Romanticism and Frankenstein
Romanticism in Frankenstein is surely visible through the dominance of the plot where events with drama lay. There is an intrigued structure of unlike events that take place in this novel. Mary Shelley has narrated the story very beautifully through words and metaphoric comparison of happenings. The novel consists of metaphoric significance and exaggeration in expression.
Romanticism is imposed as a literary movement in this novel where the reader is forced to create images and visionary imaginations to feel the actual essence of the event taking place. Mary Shelley has captured sublime of moments and has represented them through words. When the audience read the text, they are able to create collective imagination in order to understand new ways of interpreting the world and humans of the society where they live in. The more personal are the experiences, the better is the representation. However, the story of Frankenstein was not the personal experience of the author but still, she was able to craft this piece of romantic text with initiating gothic elements to make it more fascinating and redefining the text.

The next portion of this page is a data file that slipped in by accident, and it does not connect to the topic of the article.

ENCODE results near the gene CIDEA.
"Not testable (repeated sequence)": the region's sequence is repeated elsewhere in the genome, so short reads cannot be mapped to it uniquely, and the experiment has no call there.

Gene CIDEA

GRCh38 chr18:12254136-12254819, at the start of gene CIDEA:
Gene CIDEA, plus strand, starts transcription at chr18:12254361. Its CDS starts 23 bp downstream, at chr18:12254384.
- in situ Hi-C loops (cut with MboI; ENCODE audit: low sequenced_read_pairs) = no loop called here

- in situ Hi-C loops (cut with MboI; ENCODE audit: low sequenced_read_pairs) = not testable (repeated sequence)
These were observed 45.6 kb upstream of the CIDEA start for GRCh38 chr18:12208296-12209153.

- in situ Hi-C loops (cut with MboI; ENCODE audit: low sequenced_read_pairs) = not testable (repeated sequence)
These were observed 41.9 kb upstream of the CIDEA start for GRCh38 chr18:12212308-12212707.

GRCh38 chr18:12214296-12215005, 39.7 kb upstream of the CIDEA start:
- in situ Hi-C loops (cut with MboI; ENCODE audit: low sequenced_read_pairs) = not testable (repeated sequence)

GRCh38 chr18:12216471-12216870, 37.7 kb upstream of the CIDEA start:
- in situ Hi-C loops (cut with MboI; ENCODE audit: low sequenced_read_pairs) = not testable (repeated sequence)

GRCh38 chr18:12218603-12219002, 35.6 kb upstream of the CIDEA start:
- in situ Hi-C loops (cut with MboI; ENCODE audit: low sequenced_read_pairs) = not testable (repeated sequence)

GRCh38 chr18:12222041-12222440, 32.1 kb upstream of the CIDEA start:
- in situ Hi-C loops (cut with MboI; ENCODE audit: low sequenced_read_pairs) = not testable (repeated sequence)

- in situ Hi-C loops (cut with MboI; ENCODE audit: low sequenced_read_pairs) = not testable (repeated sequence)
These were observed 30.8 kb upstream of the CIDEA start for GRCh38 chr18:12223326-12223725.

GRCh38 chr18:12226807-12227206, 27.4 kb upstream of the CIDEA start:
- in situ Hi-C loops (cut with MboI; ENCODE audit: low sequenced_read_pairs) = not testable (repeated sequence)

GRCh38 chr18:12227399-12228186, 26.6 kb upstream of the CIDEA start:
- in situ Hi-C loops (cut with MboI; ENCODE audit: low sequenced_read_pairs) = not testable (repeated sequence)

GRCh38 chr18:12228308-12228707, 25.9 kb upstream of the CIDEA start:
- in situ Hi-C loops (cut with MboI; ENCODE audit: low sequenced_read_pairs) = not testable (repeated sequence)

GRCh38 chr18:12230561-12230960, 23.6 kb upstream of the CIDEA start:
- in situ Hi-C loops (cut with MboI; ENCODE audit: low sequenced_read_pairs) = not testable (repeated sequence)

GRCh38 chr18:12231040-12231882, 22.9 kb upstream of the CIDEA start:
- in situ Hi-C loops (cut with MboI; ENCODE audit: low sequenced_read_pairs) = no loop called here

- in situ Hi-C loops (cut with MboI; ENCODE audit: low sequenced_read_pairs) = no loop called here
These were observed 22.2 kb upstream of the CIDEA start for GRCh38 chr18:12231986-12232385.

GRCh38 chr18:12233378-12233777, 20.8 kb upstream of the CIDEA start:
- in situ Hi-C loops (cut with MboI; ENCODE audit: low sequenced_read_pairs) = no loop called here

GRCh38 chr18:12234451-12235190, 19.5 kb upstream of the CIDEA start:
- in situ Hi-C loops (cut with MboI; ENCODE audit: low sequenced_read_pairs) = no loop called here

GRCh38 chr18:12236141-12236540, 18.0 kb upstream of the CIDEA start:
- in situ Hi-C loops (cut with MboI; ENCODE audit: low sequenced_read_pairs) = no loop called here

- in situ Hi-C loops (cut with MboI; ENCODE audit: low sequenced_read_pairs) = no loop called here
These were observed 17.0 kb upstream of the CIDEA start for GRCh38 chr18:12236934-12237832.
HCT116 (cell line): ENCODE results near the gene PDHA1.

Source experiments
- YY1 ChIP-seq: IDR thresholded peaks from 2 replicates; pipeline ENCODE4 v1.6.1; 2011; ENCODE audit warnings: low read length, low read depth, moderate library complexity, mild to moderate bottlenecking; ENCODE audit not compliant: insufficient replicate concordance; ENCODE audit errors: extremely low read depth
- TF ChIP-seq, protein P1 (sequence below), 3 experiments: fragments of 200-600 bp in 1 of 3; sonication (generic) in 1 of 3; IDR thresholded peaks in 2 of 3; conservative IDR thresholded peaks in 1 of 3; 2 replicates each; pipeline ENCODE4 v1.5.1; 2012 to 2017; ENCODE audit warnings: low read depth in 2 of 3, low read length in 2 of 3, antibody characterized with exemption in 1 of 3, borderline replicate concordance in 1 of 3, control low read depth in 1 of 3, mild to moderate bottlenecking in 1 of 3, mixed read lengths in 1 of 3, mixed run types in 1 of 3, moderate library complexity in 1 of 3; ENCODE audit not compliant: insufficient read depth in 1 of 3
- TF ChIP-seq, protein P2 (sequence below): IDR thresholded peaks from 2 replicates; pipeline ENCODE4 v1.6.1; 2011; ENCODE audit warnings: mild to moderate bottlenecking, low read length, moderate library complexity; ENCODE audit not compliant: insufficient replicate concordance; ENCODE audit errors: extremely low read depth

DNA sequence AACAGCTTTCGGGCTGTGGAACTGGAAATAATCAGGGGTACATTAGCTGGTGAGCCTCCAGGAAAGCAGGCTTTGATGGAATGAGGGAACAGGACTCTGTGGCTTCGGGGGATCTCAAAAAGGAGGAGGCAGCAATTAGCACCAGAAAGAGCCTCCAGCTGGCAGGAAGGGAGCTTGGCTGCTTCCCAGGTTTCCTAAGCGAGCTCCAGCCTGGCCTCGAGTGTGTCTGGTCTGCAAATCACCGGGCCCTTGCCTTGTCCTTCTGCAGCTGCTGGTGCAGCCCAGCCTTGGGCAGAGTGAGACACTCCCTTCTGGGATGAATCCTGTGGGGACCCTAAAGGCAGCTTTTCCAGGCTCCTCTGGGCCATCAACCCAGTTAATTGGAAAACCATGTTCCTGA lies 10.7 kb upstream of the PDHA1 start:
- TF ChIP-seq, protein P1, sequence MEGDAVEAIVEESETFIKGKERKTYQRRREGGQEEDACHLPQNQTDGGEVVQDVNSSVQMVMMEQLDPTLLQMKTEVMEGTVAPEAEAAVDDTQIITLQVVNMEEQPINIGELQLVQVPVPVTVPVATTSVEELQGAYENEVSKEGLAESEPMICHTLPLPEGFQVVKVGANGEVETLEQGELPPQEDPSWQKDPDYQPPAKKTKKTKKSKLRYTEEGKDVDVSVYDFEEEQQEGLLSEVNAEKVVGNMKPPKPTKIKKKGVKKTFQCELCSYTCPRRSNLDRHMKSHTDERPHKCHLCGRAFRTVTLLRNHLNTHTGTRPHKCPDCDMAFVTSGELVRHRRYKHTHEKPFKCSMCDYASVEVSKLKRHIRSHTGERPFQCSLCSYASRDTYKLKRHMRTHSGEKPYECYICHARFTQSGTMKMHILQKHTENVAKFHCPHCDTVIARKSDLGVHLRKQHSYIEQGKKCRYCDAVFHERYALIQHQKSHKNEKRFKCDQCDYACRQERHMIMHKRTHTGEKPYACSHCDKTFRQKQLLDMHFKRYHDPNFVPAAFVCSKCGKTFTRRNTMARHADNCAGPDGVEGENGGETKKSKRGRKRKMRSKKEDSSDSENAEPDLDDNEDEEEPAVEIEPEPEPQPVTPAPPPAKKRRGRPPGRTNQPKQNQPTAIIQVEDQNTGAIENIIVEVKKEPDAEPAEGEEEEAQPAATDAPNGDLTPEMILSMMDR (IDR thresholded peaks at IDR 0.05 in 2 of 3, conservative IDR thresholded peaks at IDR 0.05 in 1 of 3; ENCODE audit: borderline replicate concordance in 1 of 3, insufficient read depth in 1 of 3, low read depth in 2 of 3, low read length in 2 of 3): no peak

The novel portrays a quest for something unusual i.e. Victor Frankenstein’s quest for creating a living organism out of something raw. He reflects romanticism by making an effort for the creation of a human-like object. Victor Frankenstein wants to be God-like and creator of the unknown. Hence, it is strange and exotic for him to be a dreamer willing to control the world with unattainable idealization. Romanticism, however, in Frankenstein includes the strive against norms of the society, set of discourse for limitations and boundaries. As the way, Victor Frankenstein wants to cross all the limitations and boundaries, regardless of the duties assigned to him, in order to play a God-like character to accomplish the impossible which led him to imply methods full of frustration and overstepping. The novel explains the idea of imperfection and non-ideal availability of the solution to any social experiment taking place.
Romanticism suggests that nature and plot of a story are of high importance for better understanding of textual situation and establishment of the physical qualities of the characters in the novel and thus, same happens in Frankenstein. Characters in Frankenstein will unwrap as when the readers will proceed reading. Each time the reader will read a successive chapter, a new character will appear.